Only a catastrophic error in development can lead the team astray. Just as long as the new parts come at a steady rate to maintain the car’s edge, all should be fine.

Vettel’s been in fine form and unlike the first half of last year, has come out swinging for his championship defence. Now instead of trying to turn things around, he needs to keep up the good work, for we see how a struggling Webber makes the RB9 look relatively mediocre.

Although extremely unlikely, a return to the technical faults experienced at various points over the last two seasons such as the alternator and gearbox could cost the team valuable points. Moreover, getting involved in rash incidents, as Vettel did with Grosjean in Hungary, could also lead to unnecessary contact and potential retirements.

It’s a fine line for Vettel to walk now, not to be too aggressive to risk a mistake, but not too complacent to get caught out. It’s very difficult at the moment at least to see anything other than a fourth championship for Red Bull and Vettel. The lead is too substantial, and the threat from Alonso and Ferrari far to abated.

Yes Raikkonen and Hamilton have the potential to push Vettel as well, but there are serious questions over whether their car’s performances are sustainable. Surely this comparatively smaller teams will have to fall off at some point, especially Mercedes who have systematically targeted 2014 as their year.

Herein lies Red Bull’s advantage of extreme financial power to fuel Vettel to the very last race in Brazil. They have the resources to continually bring parts and develop the current car, making nigh on impossible to see dramatic drop in the RB9’s performance.

Mark Webber is a more interesting case study as to how Red Bull manage him for the rest of the season. Since his announcement of his intentions to leave F1 at season’s end, Webber has conveniently for Red Bull suffered some sort of incident in all the races, keeping him out of Vettel’s way.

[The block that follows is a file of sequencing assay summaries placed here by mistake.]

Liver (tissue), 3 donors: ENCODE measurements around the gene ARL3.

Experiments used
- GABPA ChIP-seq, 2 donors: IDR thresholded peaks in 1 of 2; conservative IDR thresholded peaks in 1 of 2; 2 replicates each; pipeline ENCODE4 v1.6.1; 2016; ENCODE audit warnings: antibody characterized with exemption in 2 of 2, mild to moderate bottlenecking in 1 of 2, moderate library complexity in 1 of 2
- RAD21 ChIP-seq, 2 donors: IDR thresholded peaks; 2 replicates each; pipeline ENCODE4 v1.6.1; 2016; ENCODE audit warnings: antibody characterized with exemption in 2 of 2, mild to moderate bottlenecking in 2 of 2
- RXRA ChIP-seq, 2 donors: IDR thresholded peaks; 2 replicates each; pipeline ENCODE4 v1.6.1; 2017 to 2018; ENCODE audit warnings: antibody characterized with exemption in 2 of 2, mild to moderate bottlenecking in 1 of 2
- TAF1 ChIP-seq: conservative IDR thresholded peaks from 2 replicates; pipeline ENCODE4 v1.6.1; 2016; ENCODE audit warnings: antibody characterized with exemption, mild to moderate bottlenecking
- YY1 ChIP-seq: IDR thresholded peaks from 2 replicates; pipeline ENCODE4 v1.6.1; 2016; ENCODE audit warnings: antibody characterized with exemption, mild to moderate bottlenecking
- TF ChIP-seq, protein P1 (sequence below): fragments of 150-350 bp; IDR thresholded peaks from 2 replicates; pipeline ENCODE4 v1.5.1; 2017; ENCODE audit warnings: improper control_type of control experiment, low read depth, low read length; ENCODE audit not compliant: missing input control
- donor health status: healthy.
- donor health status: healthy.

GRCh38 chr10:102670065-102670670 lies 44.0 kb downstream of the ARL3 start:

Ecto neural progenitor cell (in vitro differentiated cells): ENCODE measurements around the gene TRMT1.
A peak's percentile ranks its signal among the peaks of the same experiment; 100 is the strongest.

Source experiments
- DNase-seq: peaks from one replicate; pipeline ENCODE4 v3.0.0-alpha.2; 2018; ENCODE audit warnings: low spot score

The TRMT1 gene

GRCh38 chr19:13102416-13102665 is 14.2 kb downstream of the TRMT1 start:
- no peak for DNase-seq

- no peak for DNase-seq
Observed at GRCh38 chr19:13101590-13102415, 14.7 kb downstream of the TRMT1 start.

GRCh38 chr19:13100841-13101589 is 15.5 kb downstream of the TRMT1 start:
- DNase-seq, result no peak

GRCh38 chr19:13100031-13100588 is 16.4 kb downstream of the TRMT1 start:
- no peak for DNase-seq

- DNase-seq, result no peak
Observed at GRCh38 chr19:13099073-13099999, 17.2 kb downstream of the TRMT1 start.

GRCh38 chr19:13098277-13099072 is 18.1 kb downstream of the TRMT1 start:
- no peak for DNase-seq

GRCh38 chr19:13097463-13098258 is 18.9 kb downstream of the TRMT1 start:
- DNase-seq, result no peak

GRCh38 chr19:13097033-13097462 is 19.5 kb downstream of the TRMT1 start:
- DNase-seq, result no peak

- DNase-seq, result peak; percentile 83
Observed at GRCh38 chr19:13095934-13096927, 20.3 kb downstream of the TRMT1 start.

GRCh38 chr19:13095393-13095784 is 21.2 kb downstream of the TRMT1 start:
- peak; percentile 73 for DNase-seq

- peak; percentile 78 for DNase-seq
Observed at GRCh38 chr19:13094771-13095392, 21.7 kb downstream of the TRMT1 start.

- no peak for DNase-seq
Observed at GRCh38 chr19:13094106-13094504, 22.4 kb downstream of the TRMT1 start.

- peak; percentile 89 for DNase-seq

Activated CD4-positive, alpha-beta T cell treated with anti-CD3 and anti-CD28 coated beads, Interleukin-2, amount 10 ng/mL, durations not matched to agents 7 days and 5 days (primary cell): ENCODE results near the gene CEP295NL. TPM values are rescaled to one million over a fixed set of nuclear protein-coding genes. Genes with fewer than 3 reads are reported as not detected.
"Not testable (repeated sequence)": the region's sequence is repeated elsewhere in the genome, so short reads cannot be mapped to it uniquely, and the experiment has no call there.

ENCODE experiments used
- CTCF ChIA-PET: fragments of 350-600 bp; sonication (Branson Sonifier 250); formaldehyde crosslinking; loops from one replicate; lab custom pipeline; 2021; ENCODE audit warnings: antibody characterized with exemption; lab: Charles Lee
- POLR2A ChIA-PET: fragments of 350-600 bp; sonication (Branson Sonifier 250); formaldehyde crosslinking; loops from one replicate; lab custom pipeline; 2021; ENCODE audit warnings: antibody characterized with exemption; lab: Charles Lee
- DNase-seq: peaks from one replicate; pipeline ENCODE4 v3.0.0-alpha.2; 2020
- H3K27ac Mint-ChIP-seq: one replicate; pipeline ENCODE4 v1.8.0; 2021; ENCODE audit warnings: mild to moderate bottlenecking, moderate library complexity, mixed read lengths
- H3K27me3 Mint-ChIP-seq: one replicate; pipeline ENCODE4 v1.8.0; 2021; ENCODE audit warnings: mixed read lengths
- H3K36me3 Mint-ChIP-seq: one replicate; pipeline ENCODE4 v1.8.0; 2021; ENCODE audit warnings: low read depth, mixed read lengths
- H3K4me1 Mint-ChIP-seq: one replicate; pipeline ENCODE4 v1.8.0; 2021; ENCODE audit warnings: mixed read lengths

First it was the first lap contact in Silverstone, to the infamously unscrewed tyre at the Nurburgring to a KERS failure most recently at Hungary. Unfortunately for Red Bull, at some point Webber will race Vettel on track and Vettel needs to be the one who handles the situation for he has the most to lose.

Webber’s simply a driver in the twilight of his career, with a self-awarded license to do anything without fear of consequence. His reputation can hardly be damaged either, considering he was on the end of one of most sinister moves by a teammate in F1 history. It would simply be seen as returning the favour.

The fact of the matter is that the two simply don’t get on, the main reason why their continued partnership was untenable beyond this season. Everyone knows this, and Vettel’s title rivals are hopeful of yet another incident between the pair.

Webber would also be hopeful of such an incident, and for him to be successful in whatever the battle may be. The onus is one Christian Horner and Vettel to ensure that such a situation doesn’t arise, a difficult task, and should something happen, to manage it in such a way that Vettel’s championship position isn’t at risk.

Who knows what Webber will do with the last nine races of his career? What must be most on his mind, frustratingly, is too get the team to deliver him a car that doesn’t break down. These ‘stupid’ mistakes, as he put them, have undoubtedly cost the Australian two podiums at the bare minimum.

On his day, we know that Webber can well and truly take the fight to Vettel and sometimes beat him too. The plight of Mark Webber’s Red Bull career, and the reason he’s never seriously contented for the championship, bar the latter stages of 2010, is that he is so consistently inconsistent, whether through his fault or someone else’s.

It’s unlikely, too, that we’ll see Webber on the top step of the podium again. On current form, Vettel is just far more likely to extract from the Red Bull twice as much as what Webber could. He’s had to rely far too much on alternative strategies such as at Silverstone and in Hungary, of slicing through the field, something which provided for highly entertaining races, but ultimately doesn’t win one.

Overall, however, Red Bull should quite easily win the Constructors’ Championship a lead of over just under 70 points with only nine races left and a still competitive car is an extremely tough ask for Mercedes to chase down.

It’ll be there fourth title in a row and should cap off a terrific era of dominance for the Milton Keynes based outfit. But of course, with nine races to go who knows what’s really going to happen.

However unlikely it is for anyone to chase down Vettel and Red Bull, stranger things have happened.

Logically, though, there is only one outcome and it’s the same one we’ve seen for the last three years.